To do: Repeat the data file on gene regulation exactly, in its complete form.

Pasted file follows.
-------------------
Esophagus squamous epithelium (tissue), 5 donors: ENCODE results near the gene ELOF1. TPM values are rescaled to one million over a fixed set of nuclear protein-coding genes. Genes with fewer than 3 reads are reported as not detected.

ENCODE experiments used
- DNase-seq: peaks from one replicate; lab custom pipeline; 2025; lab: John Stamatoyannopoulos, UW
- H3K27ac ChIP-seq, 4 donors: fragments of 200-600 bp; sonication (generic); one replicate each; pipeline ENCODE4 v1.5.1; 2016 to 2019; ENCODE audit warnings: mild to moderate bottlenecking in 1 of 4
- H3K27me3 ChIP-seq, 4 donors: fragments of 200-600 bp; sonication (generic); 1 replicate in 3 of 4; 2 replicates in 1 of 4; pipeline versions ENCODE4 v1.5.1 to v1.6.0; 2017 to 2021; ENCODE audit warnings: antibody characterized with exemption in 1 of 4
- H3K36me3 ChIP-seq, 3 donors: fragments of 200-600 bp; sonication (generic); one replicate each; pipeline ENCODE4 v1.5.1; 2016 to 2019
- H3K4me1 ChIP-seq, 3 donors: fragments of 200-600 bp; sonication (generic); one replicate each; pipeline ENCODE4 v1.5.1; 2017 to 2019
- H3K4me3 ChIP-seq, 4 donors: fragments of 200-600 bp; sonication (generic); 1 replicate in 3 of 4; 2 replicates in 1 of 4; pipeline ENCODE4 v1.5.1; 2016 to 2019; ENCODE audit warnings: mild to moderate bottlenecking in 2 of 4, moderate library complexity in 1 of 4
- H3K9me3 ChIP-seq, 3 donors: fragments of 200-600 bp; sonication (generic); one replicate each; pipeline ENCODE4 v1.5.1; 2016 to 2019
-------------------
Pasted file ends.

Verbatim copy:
Esophagus squamous epithelium (tissue), 5 donors: ENCODE results near the gene ELOF1. TPM values are rescaled to one million over a fixed set of nuclear protein-coding genes. Genes with fewer than 3 reads are reported as not detected.

ENCODE experiments used
- DNase-seq: peaks from one replicate; lab custom pipeline; 2025; lab: John Stamatoyannopoulos, UW
- H3K27ac ChIP-seq, 4 donors: fragments of 200-600 bp; sonication (generic); one replicate each; pipeline ENCODE4 v1.5.1; 2016 to 2019; ENCODE audit warnings: mild to moderate bottlenecking in 1 of 4
- H3K27me3 ChIP-seq, 4 donors: fragments of 200-600 bp; sonication (generic); 1 replicate in 3 of 4; 2 replicates in 1 of 4; pipeline versions ENCODE4 v1.5.1 to v1.6.0; 2017 to 2021; ENCODE audit warnings: antibody characterized with exemption in 1 of 4
- H3K36me3 ChIP-seq, 3 donors: fragments of 200-600 bp; sonication (generic); one replicate each; pipeline ENCODE4 v1.5.1; 2016 to 2019
- H3K4me1 ChIP-seq, 3 donors: fragments of 200-600 bp; sonication (generic); one replicate each; pipeline ENCODE4 v1.5.1; 2017 to 2019
- H3K4me3 ChIP-seq, 4 donors: fragments of 200-600 bp; sonication (generic); 1 replicate in 3 of 4; 2 replicates in 1 of 4; pipeline ENCODE4 v1.5.1; 2016 to 2019; ENCODE audit warnings: mild to moderate bottlenecking in 2 of 4, moderate library complexity in 1 of 4
- H3K9me3 ChIP-seq, 3 donors: fragments of 200-600 bp; sonication (generic); one replicate each; pipeline ENCODE4 v1.5.1; 2016 to 2019